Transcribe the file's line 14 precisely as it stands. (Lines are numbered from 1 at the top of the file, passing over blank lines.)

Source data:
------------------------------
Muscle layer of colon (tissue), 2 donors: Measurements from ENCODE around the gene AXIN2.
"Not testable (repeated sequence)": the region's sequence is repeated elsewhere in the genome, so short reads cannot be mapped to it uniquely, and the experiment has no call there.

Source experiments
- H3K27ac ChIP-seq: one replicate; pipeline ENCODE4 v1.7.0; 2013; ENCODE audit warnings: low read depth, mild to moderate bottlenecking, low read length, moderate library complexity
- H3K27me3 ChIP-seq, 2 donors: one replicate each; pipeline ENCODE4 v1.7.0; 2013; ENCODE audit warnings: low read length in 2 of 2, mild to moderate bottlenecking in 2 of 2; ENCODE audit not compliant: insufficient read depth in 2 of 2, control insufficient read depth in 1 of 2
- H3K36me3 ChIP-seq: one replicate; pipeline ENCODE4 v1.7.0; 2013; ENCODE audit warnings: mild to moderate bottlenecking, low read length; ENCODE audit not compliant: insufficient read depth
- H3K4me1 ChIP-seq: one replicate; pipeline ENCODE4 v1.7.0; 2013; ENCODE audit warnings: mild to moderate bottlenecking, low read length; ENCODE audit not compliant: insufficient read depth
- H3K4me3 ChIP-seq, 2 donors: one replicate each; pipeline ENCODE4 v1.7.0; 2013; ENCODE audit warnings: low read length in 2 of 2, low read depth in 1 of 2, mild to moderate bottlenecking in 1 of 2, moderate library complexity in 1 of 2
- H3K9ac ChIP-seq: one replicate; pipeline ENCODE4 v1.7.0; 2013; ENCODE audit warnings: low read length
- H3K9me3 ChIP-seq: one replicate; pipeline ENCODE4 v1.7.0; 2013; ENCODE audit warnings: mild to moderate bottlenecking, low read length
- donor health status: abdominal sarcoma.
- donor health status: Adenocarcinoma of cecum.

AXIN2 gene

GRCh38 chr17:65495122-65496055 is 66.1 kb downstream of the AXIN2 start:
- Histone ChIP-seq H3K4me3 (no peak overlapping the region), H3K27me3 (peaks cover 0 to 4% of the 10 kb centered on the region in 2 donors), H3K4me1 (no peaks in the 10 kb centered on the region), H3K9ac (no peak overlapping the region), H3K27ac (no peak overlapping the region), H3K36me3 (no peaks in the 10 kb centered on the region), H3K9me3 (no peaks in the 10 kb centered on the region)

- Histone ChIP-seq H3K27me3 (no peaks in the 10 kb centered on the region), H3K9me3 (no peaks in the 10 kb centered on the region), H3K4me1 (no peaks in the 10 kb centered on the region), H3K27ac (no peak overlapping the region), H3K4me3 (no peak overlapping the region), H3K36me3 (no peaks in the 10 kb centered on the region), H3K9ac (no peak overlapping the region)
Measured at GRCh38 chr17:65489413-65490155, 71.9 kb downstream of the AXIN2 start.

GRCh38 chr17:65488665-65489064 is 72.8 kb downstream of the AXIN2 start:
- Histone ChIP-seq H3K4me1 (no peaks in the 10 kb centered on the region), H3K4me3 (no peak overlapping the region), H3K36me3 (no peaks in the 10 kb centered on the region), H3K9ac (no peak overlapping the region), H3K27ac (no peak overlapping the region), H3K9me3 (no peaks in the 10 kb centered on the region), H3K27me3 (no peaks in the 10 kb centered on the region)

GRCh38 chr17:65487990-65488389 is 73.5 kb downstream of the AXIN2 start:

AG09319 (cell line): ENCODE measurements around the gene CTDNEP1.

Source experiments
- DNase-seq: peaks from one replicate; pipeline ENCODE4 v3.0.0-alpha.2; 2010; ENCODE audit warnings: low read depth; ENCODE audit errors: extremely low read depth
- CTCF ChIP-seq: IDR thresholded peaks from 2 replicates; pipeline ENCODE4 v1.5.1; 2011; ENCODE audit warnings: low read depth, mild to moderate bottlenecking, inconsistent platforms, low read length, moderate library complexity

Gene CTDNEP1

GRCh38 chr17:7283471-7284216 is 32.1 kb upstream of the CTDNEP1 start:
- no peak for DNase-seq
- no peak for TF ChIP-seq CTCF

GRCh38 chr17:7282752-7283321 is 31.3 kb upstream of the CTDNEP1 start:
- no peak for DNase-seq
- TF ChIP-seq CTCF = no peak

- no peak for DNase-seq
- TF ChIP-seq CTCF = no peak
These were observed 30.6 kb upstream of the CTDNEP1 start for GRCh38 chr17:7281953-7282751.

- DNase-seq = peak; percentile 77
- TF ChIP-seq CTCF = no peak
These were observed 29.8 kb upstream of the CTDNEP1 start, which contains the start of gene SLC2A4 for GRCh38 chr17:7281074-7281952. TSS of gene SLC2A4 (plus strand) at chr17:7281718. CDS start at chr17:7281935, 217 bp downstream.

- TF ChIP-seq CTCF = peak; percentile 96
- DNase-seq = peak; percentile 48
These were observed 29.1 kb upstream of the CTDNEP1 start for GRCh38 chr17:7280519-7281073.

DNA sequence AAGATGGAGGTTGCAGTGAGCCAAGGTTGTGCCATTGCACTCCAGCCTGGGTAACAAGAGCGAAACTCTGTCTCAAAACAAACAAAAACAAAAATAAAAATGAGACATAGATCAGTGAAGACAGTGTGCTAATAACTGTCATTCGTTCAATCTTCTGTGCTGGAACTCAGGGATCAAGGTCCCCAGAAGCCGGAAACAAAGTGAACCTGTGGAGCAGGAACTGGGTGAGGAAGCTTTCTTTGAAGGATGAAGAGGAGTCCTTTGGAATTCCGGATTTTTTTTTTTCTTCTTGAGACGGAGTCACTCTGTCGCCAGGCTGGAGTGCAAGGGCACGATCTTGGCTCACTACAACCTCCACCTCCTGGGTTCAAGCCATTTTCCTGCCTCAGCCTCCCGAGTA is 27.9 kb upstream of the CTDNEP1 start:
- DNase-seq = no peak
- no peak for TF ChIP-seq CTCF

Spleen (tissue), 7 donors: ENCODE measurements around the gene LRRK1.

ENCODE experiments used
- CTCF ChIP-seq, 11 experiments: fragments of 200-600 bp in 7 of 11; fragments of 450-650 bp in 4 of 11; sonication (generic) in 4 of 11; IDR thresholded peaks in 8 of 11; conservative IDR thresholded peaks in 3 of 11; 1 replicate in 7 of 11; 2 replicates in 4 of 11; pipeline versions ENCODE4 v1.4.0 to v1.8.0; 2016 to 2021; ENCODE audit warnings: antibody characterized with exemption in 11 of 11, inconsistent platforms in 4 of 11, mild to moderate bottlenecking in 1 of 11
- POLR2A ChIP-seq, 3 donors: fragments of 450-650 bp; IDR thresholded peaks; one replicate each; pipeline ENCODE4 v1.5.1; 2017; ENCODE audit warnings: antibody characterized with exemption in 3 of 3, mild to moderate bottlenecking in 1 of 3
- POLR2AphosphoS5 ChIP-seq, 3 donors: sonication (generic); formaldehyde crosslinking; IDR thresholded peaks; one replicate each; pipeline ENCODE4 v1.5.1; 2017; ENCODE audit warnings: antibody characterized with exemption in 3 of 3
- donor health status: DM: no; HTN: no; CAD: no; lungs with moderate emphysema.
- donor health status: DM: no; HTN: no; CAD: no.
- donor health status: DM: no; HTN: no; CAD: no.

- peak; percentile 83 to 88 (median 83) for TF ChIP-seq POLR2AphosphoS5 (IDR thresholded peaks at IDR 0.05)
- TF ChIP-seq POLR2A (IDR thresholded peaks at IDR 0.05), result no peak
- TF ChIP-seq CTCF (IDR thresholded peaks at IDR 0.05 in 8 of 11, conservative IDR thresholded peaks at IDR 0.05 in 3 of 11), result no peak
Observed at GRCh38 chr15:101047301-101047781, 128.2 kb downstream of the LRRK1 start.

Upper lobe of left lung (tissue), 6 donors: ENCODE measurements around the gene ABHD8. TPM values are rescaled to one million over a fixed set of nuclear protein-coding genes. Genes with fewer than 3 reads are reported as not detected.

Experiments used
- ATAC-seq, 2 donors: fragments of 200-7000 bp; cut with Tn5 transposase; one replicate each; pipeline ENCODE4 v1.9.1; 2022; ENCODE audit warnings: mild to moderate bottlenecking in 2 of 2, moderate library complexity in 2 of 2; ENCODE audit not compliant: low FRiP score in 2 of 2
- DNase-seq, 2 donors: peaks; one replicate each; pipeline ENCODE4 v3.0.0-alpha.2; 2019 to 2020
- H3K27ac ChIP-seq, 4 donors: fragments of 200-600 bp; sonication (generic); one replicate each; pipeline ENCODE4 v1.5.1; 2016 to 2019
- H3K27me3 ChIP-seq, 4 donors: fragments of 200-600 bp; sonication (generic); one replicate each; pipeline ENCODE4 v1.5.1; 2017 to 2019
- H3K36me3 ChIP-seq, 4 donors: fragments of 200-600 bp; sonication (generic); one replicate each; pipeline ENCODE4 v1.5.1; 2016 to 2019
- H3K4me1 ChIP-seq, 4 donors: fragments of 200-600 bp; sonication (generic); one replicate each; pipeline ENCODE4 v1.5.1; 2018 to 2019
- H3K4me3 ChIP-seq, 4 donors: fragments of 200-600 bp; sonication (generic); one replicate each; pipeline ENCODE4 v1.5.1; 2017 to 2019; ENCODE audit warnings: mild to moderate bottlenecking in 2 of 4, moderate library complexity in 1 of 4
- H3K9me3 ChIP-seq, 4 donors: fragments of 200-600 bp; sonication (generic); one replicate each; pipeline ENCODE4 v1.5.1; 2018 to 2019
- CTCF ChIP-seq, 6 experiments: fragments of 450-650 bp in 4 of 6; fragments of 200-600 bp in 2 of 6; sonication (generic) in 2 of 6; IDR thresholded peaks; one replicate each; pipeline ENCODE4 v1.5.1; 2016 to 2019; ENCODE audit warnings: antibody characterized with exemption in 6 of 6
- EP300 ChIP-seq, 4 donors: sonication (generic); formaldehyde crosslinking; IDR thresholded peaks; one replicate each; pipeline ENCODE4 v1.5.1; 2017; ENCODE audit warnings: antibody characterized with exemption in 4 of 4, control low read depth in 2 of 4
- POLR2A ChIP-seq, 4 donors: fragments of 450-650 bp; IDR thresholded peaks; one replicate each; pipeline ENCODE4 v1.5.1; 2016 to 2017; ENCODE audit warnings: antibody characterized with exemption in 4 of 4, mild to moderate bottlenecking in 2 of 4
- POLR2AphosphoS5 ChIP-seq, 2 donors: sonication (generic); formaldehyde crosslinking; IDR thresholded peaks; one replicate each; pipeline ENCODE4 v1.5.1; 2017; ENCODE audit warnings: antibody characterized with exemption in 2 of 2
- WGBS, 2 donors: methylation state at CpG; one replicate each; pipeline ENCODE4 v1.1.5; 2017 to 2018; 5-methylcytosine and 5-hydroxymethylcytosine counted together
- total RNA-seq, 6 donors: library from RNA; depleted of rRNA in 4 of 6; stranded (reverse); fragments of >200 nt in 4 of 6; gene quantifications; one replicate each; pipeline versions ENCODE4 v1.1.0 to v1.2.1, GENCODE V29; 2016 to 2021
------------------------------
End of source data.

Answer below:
GRCh38 chr17:65495122-65496055 is 66.1 kb downstream of the AXIN2 start: